In one month’s time I had raised $14,275. The successful campaign on Kickstarter served as good publicity too. People whom I hadn’t spoken to in years now knew about my movie and that I was passionate about making it. During the long, onerous journey of getting my movie financed, I received an email from a friend, Love Hewitt’s manager: “What do u think about Chenoweth for the mom?” I.e. Emmy- and Tony-winning actress Kristin Chenoweth, playing the pivotal role in my movie of the protagonist’s mom.
Chenoweth was another client of this particular manager. The year before, that same manager hired me to shoot behind-the-scenes footage of Chenoweth’s concert tour. That video became a hit and was featured on Perez Hilton. I didn’t know at the time, but Chenoweth, having liked the way I portrayed her, had told her manager if I was ever doing anything on my own she’d love to be a part of it.
I don’t mean to gloss over the fact that financing was a day-to-day grind, but I’m grateful for the opportunities I had along the way that lead me to carrying out my dream.
Commercial work helps you strengthen your craft. It helps you develop concepts and execute ideas on a budget. It also help you to get acclimated (almost) to the high-pressure atmosphere. But mainly, by continuing to put work out there, you organically create bonds with creative people that you can call upon when the time comes (that is, if you’re not a douchebag).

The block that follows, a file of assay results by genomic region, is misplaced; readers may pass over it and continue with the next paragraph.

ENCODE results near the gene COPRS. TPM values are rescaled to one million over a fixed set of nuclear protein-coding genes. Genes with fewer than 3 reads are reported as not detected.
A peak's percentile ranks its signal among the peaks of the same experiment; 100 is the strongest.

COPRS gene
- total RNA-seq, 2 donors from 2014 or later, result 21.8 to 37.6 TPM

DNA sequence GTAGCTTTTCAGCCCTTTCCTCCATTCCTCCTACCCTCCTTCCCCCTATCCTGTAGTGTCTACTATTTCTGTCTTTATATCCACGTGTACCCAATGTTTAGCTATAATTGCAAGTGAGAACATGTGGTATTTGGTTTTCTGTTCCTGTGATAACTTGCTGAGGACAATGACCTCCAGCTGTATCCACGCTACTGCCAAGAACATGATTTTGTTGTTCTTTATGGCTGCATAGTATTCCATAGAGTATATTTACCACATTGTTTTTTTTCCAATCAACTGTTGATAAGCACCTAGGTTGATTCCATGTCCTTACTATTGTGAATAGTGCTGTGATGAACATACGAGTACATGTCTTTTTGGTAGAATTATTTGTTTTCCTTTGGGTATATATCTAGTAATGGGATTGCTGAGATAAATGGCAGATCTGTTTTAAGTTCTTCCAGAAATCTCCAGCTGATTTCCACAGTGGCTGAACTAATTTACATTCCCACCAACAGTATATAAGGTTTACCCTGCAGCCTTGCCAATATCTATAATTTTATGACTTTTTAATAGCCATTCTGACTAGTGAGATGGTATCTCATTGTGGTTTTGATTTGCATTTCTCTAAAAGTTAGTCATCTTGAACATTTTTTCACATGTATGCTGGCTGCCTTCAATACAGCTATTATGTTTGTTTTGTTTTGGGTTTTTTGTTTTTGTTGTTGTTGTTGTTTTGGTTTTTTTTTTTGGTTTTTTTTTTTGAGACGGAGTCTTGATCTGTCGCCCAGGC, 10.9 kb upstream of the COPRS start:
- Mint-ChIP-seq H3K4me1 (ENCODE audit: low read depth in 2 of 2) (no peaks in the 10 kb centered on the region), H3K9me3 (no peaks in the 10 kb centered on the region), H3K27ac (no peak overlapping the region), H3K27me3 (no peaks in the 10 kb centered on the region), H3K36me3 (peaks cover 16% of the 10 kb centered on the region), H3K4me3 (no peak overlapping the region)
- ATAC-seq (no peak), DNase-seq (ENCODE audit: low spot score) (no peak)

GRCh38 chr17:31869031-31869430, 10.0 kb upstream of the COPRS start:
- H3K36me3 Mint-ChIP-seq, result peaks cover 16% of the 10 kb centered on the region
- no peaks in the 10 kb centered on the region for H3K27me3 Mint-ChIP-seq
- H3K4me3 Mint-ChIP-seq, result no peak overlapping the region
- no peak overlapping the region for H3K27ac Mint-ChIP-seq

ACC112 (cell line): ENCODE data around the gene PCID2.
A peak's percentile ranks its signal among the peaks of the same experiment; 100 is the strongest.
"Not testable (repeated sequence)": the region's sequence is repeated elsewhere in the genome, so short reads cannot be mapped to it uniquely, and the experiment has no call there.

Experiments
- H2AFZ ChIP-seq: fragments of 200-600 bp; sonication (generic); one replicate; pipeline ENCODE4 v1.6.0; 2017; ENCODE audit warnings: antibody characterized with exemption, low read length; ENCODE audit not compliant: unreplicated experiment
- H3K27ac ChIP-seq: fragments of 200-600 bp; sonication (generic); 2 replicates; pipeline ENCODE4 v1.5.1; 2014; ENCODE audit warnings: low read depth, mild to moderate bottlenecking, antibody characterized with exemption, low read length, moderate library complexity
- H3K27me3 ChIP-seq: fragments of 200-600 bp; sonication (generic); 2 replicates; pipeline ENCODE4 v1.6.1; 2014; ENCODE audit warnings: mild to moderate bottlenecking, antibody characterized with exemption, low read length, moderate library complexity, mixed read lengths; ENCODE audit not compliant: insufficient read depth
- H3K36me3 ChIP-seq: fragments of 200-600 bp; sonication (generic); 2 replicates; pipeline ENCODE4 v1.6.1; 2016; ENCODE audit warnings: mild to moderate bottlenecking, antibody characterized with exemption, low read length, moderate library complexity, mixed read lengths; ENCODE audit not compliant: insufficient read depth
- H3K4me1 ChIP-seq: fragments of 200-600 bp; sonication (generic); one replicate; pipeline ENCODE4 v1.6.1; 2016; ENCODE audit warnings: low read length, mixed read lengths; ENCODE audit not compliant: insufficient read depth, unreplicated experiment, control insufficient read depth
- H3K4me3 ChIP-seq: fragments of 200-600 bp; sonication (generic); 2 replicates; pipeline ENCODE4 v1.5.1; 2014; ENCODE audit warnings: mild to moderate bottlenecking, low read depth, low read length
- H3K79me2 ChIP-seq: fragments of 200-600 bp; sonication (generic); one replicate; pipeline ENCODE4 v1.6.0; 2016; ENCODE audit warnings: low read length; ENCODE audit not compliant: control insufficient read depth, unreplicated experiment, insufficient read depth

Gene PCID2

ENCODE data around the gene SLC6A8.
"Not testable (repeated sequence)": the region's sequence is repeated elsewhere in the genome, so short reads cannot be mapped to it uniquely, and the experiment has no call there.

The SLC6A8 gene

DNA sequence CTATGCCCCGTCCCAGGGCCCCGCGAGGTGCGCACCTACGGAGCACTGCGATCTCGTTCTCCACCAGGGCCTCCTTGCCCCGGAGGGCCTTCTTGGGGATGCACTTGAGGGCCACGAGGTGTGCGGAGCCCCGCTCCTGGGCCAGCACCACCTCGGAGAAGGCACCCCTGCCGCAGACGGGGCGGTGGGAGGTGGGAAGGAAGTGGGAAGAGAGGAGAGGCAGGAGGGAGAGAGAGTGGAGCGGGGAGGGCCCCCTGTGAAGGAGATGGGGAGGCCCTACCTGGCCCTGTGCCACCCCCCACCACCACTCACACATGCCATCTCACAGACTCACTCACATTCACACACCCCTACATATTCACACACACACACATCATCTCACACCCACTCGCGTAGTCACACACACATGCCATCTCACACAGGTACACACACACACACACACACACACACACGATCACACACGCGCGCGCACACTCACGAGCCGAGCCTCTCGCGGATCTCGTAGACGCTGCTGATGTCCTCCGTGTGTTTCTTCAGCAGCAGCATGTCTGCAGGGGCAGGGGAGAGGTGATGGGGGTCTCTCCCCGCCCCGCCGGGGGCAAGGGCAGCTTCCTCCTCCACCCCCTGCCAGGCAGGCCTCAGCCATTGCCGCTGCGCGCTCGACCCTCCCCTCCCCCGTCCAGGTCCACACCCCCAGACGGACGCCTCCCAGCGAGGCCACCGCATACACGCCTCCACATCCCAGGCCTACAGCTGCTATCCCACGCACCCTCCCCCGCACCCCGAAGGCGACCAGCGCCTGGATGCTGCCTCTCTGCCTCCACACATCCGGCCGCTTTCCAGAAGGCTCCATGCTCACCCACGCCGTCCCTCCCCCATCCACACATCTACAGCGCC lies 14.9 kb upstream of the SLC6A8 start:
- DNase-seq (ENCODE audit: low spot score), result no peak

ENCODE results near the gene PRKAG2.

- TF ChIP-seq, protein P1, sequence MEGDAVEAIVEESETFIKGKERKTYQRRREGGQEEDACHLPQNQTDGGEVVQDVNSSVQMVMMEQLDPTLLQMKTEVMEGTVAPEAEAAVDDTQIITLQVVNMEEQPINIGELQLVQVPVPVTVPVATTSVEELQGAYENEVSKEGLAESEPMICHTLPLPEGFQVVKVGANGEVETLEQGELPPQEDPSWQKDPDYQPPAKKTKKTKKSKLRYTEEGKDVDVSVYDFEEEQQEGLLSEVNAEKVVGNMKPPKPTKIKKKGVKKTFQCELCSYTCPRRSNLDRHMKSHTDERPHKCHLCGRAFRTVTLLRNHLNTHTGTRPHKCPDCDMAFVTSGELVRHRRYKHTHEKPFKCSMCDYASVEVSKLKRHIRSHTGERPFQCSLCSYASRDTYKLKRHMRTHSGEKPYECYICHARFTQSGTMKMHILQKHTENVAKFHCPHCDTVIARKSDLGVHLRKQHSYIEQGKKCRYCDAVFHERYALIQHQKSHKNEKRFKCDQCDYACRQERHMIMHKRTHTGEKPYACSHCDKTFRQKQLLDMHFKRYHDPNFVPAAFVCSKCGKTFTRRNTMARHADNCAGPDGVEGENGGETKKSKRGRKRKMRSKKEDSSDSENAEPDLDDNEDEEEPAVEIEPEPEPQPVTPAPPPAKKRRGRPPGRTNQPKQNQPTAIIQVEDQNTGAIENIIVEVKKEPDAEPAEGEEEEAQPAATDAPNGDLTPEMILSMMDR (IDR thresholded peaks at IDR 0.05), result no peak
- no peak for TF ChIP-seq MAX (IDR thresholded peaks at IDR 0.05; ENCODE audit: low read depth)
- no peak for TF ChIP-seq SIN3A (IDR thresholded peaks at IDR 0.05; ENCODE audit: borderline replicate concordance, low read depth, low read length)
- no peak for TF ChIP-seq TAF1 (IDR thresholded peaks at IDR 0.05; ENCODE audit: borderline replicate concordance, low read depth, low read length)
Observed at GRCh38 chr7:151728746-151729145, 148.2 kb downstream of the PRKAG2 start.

I learned through my experience in commercials that the director really sets the tone of the atmosphere on set. If you’re neurotic on set, the crew will be neurotic (which can be annoying). If you’re having fun on set, the group will joke around on set (which isn’t always a great thing). If you’re a dick, people will be too scared to effectively do their jobs (that’s bad). It’s a balancing act. Feature films place the director as the leader of a band whose members have just met and who all are forced to hang out for a month (not just one day, like commercials).
So: Show up early. Don’t be a douchebag. Always deliver. MM
Hard Sell opens in theaters and on VOD and Digital HD on May 20, 2016, courtesy of Momentum Pictures.